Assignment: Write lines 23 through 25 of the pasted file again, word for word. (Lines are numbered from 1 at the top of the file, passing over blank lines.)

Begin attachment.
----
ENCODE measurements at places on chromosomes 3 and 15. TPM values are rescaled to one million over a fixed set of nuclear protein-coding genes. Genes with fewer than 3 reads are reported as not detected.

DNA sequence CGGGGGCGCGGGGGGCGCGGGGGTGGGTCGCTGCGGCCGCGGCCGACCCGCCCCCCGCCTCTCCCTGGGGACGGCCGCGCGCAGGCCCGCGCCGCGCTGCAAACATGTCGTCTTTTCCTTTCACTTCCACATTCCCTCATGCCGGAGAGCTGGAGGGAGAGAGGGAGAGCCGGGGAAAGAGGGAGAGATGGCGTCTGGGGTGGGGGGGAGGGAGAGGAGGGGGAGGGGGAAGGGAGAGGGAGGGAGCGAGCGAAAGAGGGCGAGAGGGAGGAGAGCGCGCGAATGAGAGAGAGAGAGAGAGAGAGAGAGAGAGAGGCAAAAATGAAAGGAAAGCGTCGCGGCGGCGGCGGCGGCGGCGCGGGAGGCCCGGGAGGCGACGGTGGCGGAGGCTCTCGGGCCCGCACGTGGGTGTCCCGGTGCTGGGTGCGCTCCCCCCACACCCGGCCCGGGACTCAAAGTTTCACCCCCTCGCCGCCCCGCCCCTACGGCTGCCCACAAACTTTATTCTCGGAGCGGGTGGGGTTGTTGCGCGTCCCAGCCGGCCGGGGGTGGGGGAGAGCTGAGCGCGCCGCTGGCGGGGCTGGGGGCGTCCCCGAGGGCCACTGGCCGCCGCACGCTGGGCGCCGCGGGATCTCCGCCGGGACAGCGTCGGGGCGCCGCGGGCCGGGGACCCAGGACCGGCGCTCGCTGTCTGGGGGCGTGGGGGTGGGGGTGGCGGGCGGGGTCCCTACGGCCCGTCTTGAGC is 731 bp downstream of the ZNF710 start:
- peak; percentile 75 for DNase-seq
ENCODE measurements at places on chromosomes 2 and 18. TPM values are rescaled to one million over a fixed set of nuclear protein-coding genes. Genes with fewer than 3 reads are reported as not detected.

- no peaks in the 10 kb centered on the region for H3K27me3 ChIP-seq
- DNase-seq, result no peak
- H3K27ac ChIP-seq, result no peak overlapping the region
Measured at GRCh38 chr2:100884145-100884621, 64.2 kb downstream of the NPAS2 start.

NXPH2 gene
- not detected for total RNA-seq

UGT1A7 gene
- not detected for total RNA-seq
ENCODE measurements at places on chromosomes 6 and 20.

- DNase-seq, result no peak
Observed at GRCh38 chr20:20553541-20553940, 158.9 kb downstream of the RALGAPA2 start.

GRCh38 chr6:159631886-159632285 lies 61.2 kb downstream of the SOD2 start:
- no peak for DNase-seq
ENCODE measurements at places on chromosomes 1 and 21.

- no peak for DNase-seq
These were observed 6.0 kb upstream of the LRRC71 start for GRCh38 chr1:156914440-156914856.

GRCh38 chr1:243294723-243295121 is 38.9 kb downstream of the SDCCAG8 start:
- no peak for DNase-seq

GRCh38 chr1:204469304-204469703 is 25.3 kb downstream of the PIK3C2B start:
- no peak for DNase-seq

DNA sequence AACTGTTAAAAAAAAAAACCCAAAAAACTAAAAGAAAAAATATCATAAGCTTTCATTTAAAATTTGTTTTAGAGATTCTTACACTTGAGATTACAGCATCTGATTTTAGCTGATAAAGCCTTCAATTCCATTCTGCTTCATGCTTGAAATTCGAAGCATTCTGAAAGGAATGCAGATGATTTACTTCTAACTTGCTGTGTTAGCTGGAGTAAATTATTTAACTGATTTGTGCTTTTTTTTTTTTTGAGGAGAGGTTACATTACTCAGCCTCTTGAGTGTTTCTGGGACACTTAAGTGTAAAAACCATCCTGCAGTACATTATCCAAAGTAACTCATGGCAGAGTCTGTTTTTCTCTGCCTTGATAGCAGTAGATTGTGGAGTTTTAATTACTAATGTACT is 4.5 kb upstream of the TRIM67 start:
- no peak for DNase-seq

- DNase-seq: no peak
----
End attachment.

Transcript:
GRCh38 chr1:204469304-204469703 is 25.3 kb downstream of the PIK3C2B start:
- no peak for DNase-seq

DNA sequence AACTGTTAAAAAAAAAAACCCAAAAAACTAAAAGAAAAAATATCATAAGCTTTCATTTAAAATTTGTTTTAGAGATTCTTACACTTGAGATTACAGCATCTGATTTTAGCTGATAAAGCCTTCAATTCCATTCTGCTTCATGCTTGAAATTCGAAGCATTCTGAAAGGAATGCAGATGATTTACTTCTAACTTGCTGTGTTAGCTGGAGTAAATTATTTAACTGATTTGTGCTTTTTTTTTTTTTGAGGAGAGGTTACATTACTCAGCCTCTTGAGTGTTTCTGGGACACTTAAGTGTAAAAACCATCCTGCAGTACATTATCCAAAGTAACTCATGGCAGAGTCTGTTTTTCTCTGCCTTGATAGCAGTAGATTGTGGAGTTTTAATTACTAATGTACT is 4.5 kb upstream of the TRIM67 start: